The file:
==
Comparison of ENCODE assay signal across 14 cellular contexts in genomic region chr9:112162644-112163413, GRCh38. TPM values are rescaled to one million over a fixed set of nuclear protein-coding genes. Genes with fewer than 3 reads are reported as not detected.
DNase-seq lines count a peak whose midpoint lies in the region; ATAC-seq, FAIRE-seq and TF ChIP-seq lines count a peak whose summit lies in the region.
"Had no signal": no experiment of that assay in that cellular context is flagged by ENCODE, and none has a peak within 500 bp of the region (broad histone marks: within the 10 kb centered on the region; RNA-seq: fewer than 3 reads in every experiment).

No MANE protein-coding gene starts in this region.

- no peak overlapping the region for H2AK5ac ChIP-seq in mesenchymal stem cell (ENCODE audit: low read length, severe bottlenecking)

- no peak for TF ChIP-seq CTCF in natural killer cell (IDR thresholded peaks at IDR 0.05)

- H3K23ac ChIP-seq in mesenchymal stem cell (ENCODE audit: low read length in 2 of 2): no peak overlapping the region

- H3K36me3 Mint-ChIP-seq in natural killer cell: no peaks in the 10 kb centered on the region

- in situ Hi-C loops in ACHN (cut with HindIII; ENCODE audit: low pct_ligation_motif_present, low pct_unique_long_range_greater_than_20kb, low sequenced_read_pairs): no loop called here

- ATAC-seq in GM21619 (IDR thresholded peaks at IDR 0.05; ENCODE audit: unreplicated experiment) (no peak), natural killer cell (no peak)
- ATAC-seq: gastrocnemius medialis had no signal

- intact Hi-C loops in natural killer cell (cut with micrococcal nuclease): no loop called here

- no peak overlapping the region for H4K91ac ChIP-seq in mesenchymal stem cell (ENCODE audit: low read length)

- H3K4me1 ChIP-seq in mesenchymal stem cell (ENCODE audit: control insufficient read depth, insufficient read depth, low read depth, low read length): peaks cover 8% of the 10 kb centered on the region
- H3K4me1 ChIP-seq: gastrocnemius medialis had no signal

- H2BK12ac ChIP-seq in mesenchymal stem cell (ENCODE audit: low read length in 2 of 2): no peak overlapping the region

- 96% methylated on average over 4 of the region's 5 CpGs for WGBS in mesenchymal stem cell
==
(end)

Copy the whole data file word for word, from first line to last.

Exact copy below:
Comparison of ENCODE assay signal across 14 cellular contexts in genomic region chr9:112162644-112163413, GRCh38. TPM values are rescaled to one million over a fixed set of nuclear protein-coding genes. Genes with fewer than 3 reads are reported as not detected.
DNase-seq lines count a peak whose midpoint lies in the region; ATAC-seq, FAIRE-seq and TF ChIP-seq lines count a peak whose summit lies in the region.
"Had no signal": no experiment of that assay in that cellular context is flagged by ENCODE, and none has a peak within 500 bp of the region (broad histone marks: within the 10 kb centered on the region; RNA-seq: fewer than 3 reads in every experiment).

No MANE protein-coding gene starts in this region.

- no peak overlapping the region for H2AK5ac ChIP-seq in mesenchymal stem cell (ENCODE audit: low read length, severe bottlenecking)

- no peak for TF ChIP-seq CTCF in natural killer cell (IDR thresholded peaks at IDR 0.05)

- H3K23ac ChIP-seq in mesenchymal stem cell (ENCODE audit: low read length in 2 of 2): no peak overlapping the region

- H3K36me3 Mint-ChIP-seq in natural killer cell: no peaks in the 10 kb centered on the region

- in situ Hi-C loops in ACHN (cut with HindIII; ENCODE audit: low pct_ligation_motif_present, low pct_unique_long_range_greater_than_20kb, low sequenced_read_pairs): no loop called here

- ATAC-seq in GM21619 (IDR thresholded peaks at IDR 0.05; ENCODE audit: unreplicated experiment) (no peak), natural killer cell (no peak)
- ATAC-seq: gastrocnemius medialis had no signal

- intact Hi-C loops in natural killer cell (cut with micrococcal nuclease): no loop called here

- no peak overlapping the region for H4K91ac ChIP-seq in mesenchymal stem cell (ENCODE audit: low read length)

- H3K4me1 ChIP-seq in mesenchymal stem cell (ENCODE audit: control insufficient read depth, insufficient read depth, low read depth, low read length): peaks cover 8% of the 10 kb centered on the region
- H3K4me1 ChIP-seq: gastrocnemius medialis had no signal

- H2BK12ac ChIP-seq in mesenchymal stem cell (ENCODE audit: low read length in 2 of 2): no peak overlapping the region

- 96% methylated on average over 4 of the region's 5 CpGs for WGBS in mesenchymal stem cell